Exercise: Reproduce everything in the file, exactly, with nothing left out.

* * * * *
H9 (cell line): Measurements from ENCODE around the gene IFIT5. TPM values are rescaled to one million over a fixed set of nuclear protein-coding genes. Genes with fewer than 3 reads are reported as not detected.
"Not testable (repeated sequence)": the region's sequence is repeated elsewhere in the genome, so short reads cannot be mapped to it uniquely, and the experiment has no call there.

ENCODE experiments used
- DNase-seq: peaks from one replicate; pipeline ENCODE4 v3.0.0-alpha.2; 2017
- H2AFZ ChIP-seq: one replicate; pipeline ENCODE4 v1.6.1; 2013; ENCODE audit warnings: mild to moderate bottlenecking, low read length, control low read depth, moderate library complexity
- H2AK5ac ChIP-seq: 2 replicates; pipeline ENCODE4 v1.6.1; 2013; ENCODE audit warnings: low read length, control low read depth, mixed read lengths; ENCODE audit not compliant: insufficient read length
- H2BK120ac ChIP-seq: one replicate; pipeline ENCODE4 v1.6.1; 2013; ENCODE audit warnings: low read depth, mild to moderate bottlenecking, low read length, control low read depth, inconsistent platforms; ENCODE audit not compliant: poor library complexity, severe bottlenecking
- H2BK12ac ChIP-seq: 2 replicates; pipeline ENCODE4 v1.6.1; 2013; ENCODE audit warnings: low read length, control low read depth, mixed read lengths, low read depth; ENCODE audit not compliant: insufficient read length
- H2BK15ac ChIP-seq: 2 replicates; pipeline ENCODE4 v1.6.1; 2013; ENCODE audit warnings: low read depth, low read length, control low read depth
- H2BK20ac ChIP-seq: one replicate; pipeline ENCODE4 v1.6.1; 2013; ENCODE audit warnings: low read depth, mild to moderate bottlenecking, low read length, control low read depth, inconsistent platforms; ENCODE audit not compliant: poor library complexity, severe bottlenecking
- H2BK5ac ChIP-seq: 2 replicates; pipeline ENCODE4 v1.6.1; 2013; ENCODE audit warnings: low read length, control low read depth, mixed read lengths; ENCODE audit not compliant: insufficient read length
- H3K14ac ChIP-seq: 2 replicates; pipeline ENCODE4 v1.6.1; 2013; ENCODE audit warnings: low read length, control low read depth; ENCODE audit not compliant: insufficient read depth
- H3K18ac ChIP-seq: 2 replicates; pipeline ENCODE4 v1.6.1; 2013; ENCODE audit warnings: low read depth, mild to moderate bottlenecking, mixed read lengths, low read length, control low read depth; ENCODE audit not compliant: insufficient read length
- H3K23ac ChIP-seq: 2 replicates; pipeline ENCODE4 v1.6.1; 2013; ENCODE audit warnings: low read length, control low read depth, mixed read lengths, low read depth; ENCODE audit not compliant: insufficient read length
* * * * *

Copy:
H9 (cell line): Measurements from ENCODE around the gene IFIT5. TPM values are rescaled to one million over a fixed set of nuclear protein-coding genes. Genes with fewer than 3 reads are reported as not detected.
"Not testable (repeated sequence)": the region's sequence is repeated elsewhere in the genome, so short reads cannot be mapped to it uniquely, and the experiment has no call there.

ENCODE experiments used
- DNase-seq: peaks from one replicate; pipeline ENCODE4 v3.0.0-alpha.2; 2017
- H2AFZ ChIP-seq: one replicate; pipeline ENCODE4 v1.6.1; 2013; ENCODE audit warnings: mild to moderate bottlenecking, low read length, control low read depth, moderate library complexity
- H2AK5ac ChIP-seq: 2 replicates; pipeline ENCODE4 v1.6.1; 2013; ENCODE audit warnings: low read length, control low read depth, mixed read lengths; ENCODE audit not compliant: insufficient read length
- H2BK120ac ChIP-seq: one replicate; pipeline ENCODE4 v1.6.1; 2013; ENCODE audit warnings: low read depth, mild to moderate bottlenecking, low read length, control low read depth, inconsistent platforms; ENCODE audit not compliant: poor library complexity, severe bottlenecking
- H2BK12ac ChIP-seq: 2 replicates; pipeline ENCODE4 v1.6.1; 2013; ENCODE audit warnings: low read length, control low read depth, mixed read lengths, low read depth; ENCODE audit not compliant: insufficient read length
- H2BK15ac ChIP-seq: 2 replicates; pipeline ENCODE4 v1.6.1; 2013; ENCODE audit warnings: low read depth, low read length, control low read depth
- H2BK20ac ChIP-seq: one replicate; pipeline ENCODE4 v1.6.1; 2013; ENCODE audit warnings: low read depth, mild to moderate bottlenecking, low read length, control low read depth, inconsistent platforms; ENCODE audit not compliant: poor library complexity, severe bottlenecking
- H2BK5ac ChIP-seq: 2 replicates; pipeline ENCODE4 v1.6.1; 2013; ENCODE audit warnings: low read length, control low read depth, mixed read lengths; ENCODE audit not compliant: insufficient read length
- H3K14ac ChIP-seq: 2 replicates; pipeline ENCODE4 v1.6.1; 2013; ENCODE audit warnings: low read length, control low read depth; ENCODE audit not compliant: insufficient read depth
- H3K18ac ChIP-seq: 2 replicates; pipeline ENCODE4 v1.6.1; 2013; ENCODE audit warnings: low read depth, mild to moderate bottlenecking, mixed read lengths, low read length, control low read depth; ENCODE audit not compliant: insufficient read length
- H3K23ac ChIP-seq: 2 replicates; pipeline ENCODE4 v1.6.1; 2013; ENCODE audit warnings: low read length, control low read depth, mixed read lengths, low read depth; ENCODE audit not compliant: insufficient read length